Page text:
In the long interview that forms the body of this publication, Éliane Radigue talks about her work, her reflections and underlying research, as well as her historical context. The publication also contains a commented list of works and Radigue's programmatic text on The Mysterious Power of the Infinitesimal.
Éliane Radigue (born 1932 in Paris) is considered one of the most innovative and influential contemporary composers, from her early electronic music through to her acoustic work of the last fifteen years. Influenced by musique concrète and shaped by regular sojourns in the United States, where she discovered analogue synthesisers, her work unfolds an intensity which is at once subtle and monumental. Through her deep reflections on sound and listening, not only her music but also her working methods have come to shape a widely resonating set of new parameters for working with sound as musical material.
Julia Eckhardt is a musician and curator in the field of the sonic arts. She is a founding member and artistic director of Q-O2 workspace in Brussels, for which she conceptualized various thematic research projects. As a performer of composed and improvised music she has collaborated with numerous artists, and extensively with Eliane Radigue. She has performed internationally, and released a number of recordings. She has been lecturing about topics such as sound, gender and public space, and is (co-)author of The Second Sound, Conversation on Gender and Music, Grounds for Possible Music, and The Middle Matter, Sound as Interstice.
Second edition (2020).
This reader brings together artistic and theoretical contributions on the instertitial nature of sound. This issue is addressed through a variety of prisms, such as format, language, politics, or new technologies.
The Middle Matter is a reader which brings together thoughts on the nature of sound; its substance, specific qualities, and potential—with a specific curiosity to its propensity to occupy the spaces in-between, the instertitial gaps between different spaces, times, cultures, and world views, between the interior body and the exterior space.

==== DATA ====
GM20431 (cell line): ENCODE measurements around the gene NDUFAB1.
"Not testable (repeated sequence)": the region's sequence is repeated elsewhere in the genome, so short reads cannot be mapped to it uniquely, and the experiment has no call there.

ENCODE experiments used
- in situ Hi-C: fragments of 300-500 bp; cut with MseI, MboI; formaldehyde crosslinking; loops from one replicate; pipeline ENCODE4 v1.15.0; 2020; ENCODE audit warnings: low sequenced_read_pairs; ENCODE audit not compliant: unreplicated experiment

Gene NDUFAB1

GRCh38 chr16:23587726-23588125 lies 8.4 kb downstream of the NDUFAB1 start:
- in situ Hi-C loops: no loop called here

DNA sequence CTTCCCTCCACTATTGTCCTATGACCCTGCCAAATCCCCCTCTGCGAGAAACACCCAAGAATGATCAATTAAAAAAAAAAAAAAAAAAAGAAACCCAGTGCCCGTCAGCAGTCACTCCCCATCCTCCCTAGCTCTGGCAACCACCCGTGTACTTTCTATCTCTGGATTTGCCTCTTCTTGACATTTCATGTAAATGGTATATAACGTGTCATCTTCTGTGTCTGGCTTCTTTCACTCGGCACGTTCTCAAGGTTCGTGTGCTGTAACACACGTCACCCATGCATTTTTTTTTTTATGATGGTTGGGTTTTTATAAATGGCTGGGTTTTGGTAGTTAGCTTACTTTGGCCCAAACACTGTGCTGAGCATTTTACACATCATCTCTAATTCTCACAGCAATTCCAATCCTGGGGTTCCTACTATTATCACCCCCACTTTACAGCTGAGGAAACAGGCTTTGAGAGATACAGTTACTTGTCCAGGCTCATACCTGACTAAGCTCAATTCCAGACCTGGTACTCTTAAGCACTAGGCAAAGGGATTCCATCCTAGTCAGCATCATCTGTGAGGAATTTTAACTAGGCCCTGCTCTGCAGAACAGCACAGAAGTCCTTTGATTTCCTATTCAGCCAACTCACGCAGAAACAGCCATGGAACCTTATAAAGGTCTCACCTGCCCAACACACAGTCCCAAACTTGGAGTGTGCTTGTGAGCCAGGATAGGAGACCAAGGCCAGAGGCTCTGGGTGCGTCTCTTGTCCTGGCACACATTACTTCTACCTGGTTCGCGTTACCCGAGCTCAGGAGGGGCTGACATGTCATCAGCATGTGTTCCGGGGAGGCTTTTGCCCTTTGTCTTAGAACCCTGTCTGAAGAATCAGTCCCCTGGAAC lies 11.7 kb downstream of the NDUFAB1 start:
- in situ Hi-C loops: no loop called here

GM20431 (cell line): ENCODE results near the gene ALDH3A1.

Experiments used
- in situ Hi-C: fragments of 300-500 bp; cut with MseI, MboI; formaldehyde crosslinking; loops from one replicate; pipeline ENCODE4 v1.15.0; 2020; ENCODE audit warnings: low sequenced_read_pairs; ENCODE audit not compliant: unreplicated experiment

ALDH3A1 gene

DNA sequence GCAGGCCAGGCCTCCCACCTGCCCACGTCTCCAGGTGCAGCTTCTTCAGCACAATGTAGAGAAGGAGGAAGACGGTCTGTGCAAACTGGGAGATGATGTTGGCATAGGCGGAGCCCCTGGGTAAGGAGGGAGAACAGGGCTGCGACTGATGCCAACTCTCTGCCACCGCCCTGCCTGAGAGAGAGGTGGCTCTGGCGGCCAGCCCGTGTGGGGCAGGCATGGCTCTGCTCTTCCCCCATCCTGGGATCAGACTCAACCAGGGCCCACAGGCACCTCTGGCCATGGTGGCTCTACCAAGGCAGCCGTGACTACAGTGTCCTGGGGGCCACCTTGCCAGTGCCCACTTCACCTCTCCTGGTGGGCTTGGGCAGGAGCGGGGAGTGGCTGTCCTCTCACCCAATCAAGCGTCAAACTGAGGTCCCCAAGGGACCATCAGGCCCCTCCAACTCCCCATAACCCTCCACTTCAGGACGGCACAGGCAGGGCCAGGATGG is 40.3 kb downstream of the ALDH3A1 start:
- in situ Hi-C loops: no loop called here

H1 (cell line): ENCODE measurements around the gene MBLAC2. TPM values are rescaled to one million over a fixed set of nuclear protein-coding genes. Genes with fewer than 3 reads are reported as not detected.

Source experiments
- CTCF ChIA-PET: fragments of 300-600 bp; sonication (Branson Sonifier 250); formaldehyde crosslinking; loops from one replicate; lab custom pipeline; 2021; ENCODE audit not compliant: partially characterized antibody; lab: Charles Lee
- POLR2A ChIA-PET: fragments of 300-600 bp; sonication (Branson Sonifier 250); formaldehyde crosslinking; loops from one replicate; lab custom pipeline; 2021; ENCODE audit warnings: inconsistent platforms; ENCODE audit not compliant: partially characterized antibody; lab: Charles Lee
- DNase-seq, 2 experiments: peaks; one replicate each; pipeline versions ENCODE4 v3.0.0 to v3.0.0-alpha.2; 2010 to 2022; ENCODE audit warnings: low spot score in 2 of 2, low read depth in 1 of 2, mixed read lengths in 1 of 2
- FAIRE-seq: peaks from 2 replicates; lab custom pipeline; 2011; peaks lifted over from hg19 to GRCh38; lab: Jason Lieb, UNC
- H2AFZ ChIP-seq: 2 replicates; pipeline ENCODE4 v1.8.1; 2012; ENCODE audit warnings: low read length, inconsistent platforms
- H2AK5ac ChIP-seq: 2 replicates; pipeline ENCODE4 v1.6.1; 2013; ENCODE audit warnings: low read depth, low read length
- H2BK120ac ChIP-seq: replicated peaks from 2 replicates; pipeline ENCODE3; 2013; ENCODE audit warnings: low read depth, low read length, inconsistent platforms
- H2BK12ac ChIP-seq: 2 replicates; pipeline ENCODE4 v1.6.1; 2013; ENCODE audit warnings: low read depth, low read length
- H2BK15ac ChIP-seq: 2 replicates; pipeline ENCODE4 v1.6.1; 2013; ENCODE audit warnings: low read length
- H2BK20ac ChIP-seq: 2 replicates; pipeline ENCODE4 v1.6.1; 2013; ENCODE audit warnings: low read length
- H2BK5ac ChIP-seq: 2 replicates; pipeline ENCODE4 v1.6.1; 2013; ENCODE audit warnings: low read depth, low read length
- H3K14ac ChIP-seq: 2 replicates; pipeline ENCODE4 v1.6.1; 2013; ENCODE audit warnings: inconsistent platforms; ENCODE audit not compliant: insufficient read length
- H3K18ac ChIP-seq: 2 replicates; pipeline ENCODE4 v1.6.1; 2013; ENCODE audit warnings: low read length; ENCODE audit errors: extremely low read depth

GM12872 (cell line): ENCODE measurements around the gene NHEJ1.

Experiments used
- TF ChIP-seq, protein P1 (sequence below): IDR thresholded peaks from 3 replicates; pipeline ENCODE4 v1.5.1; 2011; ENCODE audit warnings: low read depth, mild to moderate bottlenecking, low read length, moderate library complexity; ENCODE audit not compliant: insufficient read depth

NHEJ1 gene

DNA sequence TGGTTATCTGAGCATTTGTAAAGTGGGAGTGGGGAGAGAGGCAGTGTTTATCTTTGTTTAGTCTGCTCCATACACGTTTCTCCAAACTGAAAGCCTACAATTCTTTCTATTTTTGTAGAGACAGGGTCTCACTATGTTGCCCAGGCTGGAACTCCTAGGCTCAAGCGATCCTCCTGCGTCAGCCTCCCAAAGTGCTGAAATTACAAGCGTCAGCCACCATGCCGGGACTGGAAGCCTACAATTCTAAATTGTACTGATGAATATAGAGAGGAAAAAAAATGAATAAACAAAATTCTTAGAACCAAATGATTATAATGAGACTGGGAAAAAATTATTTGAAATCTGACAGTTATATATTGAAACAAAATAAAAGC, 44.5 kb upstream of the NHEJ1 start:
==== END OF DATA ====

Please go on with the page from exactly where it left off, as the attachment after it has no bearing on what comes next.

Through a number of artistic and theoretical contributions, observations are made around the notion of “audience” and the attendant questions of format, on the effects of old and new technologies, of communal working processes, and the complexity of language, the contributors reveal sound to be a material particularly apt at negotiating these zones of and between contact.
It is a large field of in-betweenness, sound travels, hops borders, passes through walls, its messages for a large part being transported involuntarily and even unconsciously. In this sense sound is extensively participative, entangled in the complicated gaps between bodies, minds and objects through and against which it resonates.
The Second Sound is an imaginary conversation based on the testimonies of musicians and sound artists on the role of gender and sex within their field.
Gathering anonymous testimonies from artists of different backgrounds into a single stream of (often contrary) opinions, the book addresses discrimination as a paradigm of otherness, the possibility of gendered music and sound art, and how sound artists and musicians navigate the field.
The Second Sound raises questions such as: How do life circumstances find their way into music and sound art? How does music reflect historical and social structures? What does discrimination do, and how can we navigate around it? Is the under-representation of women and LGBTQ people in the field a symptom or a cause? Is art itself gendered? And can it reflect the gender of its maker? Is a different way of listening needed to more accurately understand those voices from outside the historical canon?
Although this book raises more questions than it answers, it came to be a pledge for embracing artistic differences, for the richness of contextual listening, and for honesty in the expression of concerns and doubts. The responses seem to suggest that understanding differences by theme and not as predetermination is a way to provide freedom in a field of seemingly abstract art.
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